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Narrative Instability in Contemporary US Popular Culture

Dissertation project by
Stefan Schubert

This (ongoing) project investigates contemporary US popular culture for what it terms ‘narrative instability.’ The project identifies a narrative trend since the 1990s among popular media to engage in instability in their narration: Such texts obfuscate and hinder narrative comprehension through fragmented, distorted, or unreliable narrations that complicate—and thus draw attention to—the process of (re)constructing a text’s storyworld. Significantly, unlike novels of ‘high’ postmodernism, which serve as the forebears of this trend, these contemporary unstable texts have attained widespread commercial popularity among different media. The project thus examines this phenomenon as a transmedia trend by looking particularly at contemporary films (e.g., Fight Club, Inception), TV series (e.g., Westworld), and video games (e.g., Alan Wake, BioShock Infinite), while also pointing to contemporary novels that work similarly and have, in turn, been influenced by these ‘newer’ media (e.g., House of Leaves, People of Paper).

Mail Order Catalogs, Consumption, and the Construction of American Identity

Project by
Prof. Dr. Anne Koenen

This (completed) project focuses on consumerism based on mass production and standardization that emerged in the US in the first decades of the 20th century. One of the effects of consumerism has been identified as homogenization in the social sphere. That process of homogenization contributed to nation-building and was perceived as both democratizing (levelling, for example, class markers in dress) and desirable. Mail order (especially the most successful company, Sears Roebuck) was the most important media of homogenization for the rural population: it provided the rural population with an access to consumerism (and thus prevented an already starting exodus from the country, as Postmaster General Wanamaker stated when reforming the postal service with the explicit aim to facilitate the mail-order companies’ business); it helped to "civilize" the still underdeveloped regions on the frontier, helping them join the rest of the US. In addition, it served as a primer and as a venue of buying for immigrants (who were consciously targeted as customers) who not only used to catalogs to learn to read and write, but also to achieve cultural literacy; and, as research has demonstrated, helped at least some African-Americans to be customers without having to suffer repression - mail order was color blind at a time when the US was mostly segregated. As a result, mail order served to "standardize" various groups into "Americans," enabling them join modernization. Consumption thus contributed in a major way to create a national identity in the US.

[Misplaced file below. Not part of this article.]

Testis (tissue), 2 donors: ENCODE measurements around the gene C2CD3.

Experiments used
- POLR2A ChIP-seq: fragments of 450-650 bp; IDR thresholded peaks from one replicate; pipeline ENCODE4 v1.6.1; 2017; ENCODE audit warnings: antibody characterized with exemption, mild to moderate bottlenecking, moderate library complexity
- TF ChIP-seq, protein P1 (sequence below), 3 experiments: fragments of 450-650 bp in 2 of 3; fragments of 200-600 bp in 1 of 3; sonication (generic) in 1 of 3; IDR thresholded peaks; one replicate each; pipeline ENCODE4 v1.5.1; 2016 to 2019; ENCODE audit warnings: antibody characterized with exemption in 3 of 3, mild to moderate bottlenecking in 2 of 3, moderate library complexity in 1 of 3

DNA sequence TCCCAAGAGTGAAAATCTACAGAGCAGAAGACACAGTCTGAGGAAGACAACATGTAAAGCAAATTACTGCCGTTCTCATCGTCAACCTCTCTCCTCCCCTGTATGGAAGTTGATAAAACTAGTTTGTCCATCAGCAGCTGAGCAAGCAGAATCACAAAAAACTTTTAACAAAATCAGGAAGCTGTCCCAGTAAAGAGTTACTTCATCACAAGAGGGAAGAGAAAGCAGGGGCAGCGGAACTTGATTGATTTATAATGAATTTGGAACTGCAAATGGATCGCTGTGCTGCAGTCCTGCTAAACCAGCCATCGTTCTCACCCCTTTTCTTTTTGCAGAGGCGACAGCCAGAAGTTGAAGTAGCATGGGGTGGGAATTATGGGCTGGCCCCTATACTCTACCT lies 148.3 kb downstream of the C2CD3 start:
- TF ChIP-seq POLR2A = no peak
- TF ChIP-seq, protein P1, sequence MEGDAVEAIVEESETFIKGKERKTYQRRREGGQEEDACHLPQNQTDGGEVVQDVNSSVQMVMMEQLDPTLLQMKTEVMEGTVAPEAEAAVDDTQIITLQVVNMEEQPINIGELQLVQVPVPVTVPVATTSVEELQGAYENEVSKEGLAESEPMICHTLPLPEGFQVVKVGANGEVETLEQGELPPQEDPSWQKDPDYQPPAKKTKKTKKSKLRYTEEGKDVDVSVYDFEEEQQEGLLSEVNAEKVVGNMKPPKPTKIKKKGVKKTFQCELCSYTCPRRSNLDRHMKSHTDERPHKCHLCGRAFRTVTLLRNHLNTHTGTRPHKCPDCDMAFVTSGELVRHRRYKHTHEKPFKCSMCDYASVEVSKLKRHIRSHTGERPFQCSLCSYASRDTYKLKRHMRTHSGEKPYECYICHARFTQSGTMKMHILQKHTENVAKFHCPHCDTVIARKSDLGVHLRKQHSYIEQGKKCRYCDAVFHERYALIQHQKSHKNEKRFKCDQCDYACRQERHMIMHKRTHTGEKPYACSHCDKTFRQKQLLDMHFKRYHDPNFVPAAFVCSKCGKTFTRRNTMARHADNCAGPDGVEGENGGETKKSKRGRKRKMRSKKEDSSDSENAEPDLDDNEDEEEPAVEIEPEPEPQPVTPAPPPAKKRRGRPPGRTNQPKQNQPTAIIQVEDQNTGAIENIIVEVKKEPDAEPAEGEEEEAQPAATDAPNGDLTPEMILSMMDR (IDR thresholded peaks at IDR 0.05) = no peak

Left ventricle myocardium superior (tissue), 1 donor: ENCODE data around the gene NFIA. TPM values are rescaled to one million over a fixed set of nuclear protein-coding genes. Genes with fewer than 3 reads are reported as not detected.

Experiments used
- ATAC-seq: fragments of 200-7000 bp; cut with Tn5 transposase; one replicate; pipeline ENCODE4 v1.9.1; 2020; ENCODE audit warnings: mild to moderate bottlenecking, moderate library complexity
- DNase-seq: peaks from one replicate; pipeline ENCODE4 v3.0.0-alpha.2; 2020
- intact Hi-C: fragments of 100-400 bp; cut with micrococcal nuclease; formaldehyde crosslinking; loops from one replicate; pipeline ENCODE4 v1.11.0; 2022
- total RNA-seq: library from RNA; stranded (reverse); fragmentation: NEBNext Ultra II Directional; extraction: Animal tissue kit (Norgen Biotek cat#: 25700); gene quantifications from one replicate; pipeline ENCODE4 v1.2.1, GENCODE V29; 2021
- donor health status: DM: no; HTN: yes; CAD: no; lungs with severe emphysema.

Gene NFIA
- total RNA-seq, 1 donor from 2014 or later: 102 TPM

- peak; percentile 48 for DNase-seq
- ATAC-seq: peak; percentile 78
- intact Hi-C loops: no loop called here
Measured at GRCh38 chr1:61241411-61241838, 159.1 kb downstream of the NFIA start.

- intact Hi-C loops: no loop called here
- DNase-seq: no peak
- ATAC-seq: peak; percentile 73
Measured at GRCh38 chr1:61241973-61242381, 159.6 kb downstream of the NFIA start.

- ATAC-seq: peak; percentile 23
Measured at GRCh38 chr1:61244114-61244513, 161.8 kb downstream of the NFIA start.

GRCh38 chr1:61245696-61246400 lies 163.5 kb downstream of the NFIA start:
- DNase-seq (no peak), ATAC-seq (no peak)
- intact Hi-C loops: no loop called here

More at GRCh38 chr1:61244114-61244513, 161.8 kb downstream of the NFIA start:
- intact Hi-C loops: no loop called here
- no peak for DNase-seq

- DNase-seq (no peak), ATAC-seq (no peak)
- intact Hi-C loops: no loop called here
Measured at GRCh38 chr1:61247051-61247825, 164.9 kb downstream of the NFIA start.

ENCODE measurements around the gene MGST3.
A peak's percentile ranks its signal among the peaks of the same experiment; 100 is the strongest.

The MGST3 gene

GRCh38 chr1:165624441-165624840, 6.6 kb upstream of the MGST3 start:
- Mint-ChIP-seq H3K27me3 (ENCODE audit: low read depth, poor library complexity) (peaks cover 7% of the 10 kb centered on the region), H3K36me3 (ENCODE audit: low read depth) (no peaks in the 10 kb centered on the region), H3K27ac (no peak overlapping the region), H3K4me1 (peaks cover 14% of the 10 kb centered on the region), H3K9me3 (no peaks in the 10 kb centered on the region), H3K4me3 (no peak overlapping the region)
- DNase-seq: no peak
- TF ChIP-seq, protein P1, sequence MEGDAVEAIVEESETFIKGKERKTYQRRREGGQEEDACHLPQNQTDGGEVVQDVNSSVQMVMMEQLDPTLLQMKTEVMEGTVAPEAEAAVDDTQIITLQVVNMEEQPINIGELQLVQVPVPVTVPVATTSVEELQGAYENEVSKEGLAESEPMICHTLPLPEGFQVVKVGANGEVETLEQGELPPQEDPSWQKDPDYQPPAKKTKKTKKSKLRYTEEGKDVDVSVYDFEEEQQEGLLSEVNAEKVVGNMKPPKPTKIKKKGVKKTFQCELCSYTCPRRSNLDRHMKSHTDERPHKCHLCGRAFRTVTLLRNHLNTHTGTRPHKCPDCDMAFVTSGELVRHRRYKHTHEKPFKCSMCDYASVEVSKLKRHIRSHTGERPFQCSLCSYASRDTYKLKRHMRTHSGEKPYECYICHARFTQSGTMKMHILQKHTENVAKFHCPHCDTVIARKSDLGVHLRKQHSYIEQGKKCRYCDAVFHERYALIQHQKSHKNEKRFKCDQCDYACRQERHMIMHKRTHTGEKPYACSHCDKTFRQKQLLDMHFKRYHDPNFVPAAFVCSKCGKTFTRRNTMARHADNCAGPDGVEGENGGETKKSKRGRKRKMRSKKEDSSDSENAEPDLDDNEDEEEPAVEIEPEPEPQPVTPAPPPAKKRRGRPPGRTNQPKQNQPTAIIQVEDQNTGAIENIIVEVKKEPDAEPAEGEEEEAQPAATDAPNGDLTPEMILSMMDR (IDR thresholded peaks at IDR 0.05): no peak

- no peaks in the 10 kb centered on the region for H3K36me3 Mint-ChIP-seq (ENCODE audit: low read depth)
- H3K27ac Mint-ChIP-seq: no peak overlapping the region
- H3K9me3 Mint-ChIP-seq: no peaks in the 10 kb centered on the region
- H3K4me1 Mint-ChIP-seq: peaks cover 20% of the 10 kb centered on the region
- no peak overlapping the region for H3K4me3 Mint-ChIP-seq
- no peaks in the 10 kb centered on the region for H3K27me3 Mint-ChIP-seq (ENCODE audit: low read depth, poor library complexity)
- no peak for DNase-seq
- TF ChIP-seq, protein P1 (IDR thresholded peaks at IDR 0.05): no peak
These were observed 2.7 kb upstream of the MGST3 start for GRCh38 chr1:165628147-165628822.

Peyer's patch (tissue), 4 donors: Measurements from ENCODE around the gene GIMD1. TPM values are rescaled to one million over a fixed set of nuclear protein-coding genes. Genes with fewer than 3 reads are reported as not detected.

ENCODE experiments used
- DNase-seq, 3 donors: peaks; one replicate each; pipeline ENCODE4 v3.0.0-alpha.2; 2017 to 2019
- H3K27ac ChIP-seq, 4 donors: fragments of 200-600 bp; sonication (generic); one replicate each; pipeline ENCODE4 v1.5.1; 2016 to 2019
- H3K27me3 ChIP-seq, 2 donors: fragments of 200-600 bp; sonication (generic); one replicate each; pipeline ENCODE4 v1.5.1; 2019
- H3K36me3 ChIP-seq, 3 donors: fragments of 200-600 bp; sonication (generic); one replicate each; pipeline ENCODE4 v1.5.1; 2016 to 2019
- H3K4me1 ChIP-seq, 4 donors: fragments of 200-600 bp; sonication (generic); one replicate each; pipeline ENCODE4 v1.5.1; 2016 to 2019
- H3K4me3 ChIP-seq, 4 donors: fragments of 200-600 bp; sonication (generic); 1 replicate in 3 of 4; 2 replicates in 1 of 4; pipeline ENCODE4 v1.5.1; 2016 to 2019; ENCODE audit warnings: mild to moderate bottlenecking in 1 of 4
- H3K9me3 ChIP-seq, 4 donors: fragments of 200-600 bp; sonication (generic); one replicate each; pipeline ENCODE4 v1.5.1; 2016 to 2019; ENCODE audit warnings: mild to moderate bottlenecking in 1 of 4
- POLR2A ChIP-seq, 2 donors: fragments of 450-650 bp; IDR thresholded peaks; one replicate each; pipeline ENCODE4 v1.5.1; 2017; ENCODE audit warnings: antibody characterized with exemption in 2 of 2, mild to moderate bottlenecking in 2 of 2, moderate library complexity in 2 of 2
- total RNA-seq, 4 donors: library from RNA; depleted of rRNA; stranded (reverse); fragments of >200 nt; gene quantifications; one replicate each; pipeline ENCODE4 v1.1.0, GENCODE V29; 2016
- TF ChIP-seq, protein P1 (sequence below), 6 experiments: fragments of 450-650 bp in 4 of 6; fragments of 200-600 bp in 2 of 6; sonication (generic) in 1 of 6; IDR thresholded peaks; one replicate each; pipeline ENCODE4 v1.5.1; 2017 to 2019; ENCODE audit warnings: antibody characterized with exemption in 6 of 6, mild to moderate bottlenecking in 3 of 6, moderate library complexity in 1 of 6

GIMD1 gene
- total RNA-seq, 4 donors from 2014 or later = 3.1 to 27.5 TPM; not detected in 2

Fellow Tribesmen: German “Indianthusiasm,” Nationalism, and Nazi Ideology

Dissertation by
Frank Usbeck

This (completed) project analyzes the role of Germans' fascination with Native Americans for the construction of national identity in the 19th century and, eventually, for Nazi ideology and propaganda. It scrutinizes the interrelation of typical manifestations of “Indian” imagery, such as the noble savage or the vanishing race, with ideas, cultural practices, and images in German culture since c. 1800. This interrelation promoted an essentialist construction of German group identity as well as the notion of German exceptionalism. Comparing the colonial conquest of the Americas with the resistance of ancient Germanic tribes against the encroaching Roman empire, nationalists portrayed Germans as the “Indians” of Europe. The Nazis' eventual perception and representation of Native Americans in Nazi-controlled media built on these traditions of German “Indianthusiasm,” interweaving Romantic notions, cultural despair, conservative nationalism, and racial ideology.

Based on comprehensive research in German periodicals (newspapers, academic journals, and magazines) as well as academic monographs and political treatises published 1925-45, the project identifies two major motifs through which these Native American references served nationalists and Nazis to postulate German Indigeneity: The “Fellow Tribesmen” motif argued that Germans had retained elements of tribal culture from their ancestors and shared inheritable character traits with Native Americans, suggesting cultural and mental ties between both groups. This argument was interlaced with a dose of antimodernism and antiliberalism in German nationalist thinking. The “Common Enemy” motif deepened this sense of alienation from the 'West' by constructing German-'Indian' parallels, referring to the experience of resistance against foreign invasion and cultural imperialism, invoking ancient Rome, the French “arch enemy,” and British and US imperialism and threats to German (and Native American) culture. The Nazis, thus, utilized a mixture of primitivism, exoticism and racial thought to harness German “Indianthusiasm” for propaganda against the Western Allies.

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